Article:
BYkids Aims to Bring Childrens’ Voices to International Stage

On Monday night, Colorado College graduate Holly Carter ’84 returned to her alma mater to explain the importance of BYkids, an organization that provides kids around the world with training and equipment to make documentaries about their lives.

On its website, BYkids outlines its belief “that we can understand the world’s challenges—and how to best meet them—through the personal stories of young people. BYkids is a global movement that uses storytelling through film to inform, engage and inspire action.”

Carter began her career as a writer and editor at the New York Times, where she was nominated for a Pulitzer Prize. She then decided that the New York Times had a “white man colonialism” way of reporting, and it felt dangerous to her. “Empathy is missing in our national dialogue, and kids are the best journalists—they tell it how it is,” she said with a grin.

The night started off with the screening of two short films: one about coffee production and climate change in Nicaragua and another about displacement in Colombia. This was only the third time that they have been screened.

Carter was dressed in a long red blazer ready to take on any and all questions from the audience about documentary filmmaking and how she got to where she is today. “The documentary platform is larger than we think it is, and the art of making documentaries is finding common ground,” Carter answered. “The more we disrupt the better.”

“We have a system,” said Carter, describing how the organization chooses the kids who will produce the documentaries. “The topic must be globally relevant. Then, we pick the country, partner with a nonprofit, and choose a film mentor for the child we pick.” Both of the documentaries shown Monday night follow the lives of two young girls in the face of environmental and structural violence—and the circumstances that have shaped their narrative.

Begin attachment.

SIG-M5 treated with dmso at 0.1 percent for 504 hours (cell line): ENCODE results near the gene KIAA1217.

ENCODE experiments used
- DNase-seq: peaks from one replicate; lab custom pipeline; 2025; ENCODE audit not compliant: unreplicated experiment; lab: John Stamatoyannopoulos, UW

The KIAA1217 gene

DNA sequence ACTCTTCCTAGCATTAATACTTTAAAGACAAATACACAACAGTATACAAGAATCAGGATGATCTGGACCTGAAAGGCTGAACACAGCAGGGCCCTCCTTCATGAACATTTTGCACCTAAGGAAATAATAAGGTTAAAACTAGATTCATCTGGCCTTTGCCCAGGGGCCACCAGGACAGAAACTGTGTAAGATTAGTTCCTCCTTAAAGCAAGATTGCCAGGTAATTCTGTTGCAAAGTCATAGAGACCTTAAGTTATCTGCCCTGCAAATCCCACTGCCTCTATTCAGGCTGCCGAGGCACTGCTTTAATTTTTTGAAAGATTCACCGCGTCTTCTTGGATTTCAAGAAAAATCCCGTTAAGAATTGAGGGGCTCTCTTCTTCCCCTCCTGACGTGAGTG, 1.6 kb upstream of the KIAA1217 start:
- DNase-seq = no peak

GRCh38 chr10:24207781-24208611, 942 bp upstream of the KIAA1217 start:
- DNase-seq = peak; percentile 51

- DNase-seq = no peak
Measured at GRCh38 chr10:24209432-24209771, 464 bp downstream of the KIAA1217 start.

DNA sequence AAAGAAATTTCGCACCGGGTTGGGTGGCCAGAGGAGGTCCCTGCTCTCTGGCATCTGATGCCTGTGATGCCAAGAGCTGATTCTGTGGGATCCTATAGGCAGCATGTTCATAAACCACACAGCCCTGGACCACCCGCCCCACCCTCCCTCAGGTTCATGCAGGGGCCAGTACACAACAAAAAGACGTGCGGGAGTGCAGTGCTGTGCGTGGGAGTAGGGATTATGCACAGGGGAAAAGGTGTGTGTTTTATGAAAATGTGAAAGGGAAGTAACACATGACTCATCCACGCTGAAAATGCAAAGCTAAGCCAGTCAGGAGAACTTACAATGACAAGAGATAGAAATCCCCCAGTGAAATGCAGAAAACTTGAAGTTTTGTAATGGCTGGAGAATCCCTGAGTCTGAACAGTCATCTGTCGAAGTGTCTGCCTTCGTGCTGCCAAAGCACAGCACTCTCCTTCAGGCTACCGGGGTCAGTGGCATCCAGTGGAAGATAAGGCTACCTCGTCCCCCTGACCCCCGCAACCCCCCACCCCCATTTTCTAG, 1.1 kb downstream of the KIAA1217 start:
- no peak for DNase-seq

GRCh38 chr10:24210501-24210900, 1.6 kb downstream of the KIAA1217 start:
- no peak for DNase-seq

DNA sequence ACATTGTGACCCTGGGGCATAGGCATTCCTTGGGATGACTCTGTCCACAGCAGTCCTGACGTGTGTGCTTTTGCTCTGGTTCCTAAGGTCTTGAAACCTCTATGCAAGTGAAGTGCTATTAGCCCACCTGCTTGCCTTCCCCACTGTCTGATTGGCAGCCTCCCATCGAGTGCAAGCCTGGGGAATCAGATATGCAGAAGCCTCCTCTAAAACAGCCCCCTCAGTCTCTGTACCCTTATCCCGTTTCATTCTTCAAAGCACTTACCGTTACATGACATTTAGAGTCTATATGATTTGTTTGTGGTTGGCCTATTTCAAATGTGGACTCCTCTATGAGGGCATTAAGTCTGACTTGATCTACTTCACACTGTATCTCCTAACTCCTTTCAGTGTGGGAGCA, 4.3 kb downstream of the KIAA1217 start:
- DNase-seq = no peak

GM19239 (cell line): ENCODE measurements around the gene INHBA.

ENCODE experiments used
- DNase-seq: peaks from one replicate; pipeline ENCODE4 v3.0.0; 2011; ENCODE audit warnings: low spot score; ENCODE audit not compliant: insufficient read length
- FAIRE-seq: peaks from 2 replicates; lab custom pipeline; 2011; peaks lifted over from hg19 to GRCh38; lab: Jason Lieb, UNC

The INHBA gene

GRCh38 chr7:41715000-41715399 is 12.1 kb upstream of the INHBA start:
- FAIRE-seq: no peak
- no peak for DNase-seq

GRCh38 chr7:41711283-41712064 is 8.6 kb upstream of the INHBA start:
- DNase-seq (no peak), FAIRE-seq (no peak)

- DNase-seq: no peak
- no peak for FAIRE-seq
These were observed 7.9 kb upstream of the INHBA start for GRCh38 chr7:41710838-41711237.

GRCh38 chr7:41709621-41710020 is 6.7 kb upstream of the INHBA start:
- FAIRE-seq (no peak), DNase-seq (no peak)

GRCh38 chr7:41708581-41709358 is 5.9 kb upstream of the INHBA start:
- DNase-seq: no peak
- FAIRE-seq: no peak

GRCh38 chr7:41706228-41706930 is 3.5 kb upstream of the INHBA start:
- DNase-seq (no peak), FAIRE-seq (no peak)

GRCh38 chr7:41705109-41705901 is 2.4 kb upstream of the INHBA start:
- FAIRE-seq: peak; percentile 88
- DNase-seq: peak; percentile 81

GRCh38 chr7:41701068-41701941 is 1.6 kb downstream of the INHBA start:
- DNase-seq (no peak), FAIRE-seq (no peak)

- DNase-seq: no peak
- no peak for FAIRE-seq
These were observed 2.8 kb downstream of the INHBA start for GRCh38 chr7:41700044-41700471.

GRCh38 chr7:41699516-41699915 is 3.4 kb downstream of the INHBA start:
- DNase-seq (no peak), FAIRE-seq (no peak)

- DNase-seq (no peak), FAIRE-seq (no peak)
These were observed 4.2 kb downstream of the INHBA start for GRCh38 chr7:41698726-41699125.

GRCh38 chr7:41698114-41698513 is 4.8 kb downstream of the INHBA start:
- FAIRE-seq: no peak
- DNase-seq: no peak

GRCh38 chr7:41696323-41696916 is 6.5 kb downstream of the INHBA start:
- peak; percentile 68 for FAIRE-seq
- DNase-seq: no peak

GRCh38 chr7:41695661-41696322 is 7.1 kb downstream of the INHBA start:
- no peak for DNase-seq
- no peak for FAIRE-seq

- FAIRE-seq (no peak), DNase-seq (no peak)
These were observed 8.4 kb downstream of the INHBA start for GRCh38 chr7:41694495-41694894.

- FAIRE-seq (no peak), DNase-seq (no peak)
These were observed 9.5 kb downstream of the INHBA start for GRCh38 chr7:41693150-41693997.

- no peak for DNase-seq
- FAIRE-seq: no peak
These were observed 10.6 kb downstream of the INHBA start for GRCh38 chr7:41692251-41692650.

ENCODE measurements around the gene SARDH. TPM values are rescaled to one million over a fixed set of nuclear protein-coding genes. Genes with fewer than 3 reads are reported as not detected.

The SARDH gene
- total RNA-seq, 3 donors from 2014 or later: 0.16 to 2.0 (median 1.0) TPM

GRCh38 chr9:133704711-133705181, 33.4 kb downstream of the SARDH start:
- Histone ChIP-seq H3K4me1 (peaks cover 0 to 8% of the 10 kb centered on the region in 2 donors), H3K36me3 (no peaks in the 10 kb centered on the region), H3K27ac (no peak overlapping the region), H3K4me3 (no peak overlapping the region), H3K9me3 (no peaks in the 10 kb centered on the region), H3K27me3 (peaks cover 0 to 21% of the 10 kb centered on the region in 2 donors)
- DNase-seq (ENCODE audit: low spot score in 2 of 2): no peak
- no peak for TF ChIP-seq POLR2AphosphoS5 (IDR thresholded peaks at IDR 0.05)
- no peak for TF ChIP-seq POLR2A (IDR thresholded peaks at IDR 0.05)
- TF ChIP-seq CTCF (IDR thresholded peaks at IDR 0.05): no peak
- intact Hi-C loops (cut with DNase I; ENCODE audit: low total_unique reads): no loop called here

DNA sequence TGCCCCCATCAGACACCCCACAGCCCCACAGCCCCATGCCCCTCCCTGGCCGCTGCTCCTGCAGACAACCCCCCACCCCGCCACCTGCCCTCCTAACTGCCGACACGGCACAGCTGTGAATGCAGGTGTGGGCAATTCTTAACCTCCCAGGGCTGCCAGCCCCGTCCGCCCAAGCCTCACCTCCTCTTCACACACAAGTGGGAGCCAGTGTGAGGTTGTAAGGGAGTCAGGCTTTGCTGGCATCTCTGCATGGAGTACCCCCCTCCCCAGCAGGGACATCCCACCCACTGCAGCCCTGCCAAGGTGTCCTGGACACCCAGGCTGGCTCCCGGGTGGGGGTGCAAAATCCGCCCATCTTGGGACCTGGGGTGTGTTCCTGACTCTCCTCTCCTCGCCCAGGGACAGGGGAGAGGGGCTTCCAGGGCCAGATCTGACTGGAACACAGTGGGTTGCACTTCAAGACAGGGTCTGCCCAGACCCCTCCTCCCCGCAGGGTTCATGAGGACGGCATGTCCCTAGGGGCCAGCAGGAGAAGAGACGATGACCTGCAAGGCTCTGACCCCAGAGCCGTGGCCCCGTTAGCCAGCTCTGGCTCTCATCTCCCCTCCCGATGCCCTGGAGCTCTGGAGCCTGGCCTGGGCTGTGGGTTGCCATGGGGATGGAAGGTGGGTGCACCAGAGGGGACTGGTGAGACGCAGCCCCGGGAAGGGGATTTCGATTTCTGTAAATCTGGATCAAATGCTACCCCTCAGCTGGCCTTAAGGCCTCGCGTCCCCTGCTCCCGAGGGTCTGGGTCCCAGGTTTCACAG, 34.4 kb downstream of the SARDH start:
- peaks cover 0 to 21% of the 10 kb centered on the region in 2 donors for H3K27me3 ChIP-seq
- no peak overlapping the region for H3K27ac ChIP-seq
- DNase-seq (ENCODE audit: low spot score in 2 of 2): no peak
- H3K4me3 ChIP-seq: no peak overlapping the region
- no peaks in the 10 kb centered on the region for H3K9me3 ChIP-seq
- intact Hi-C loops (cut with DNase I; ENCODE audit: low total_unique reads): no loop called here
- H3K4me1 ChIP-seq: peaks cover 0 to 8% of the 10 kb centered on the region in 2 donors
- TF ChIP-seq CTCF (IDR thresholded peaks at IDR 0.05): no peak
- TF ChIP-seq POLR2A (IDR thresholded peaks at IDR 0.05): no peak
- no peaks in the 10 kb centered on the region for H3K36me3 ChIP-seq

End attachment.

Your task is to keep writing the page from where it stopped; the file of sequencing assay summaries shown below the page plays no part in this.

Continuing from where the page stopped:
“My Beautiful Nicaragua” follows the life of 12-year-old Edelsin Linette Mendez and illuminates the consequences of climate change. The second film, “Displaced but not Defeated” is set in Colombia and follows the story of a displaced 16-year-old girl, driven from her home by decades of civil war. Now, living in the slums in Cali, she attentively puts a face on the cost of civil war and the drug trade.

The promotional video shown primarily has kids from across the globe explaining that their stories which “may not change the world but might change yours.”

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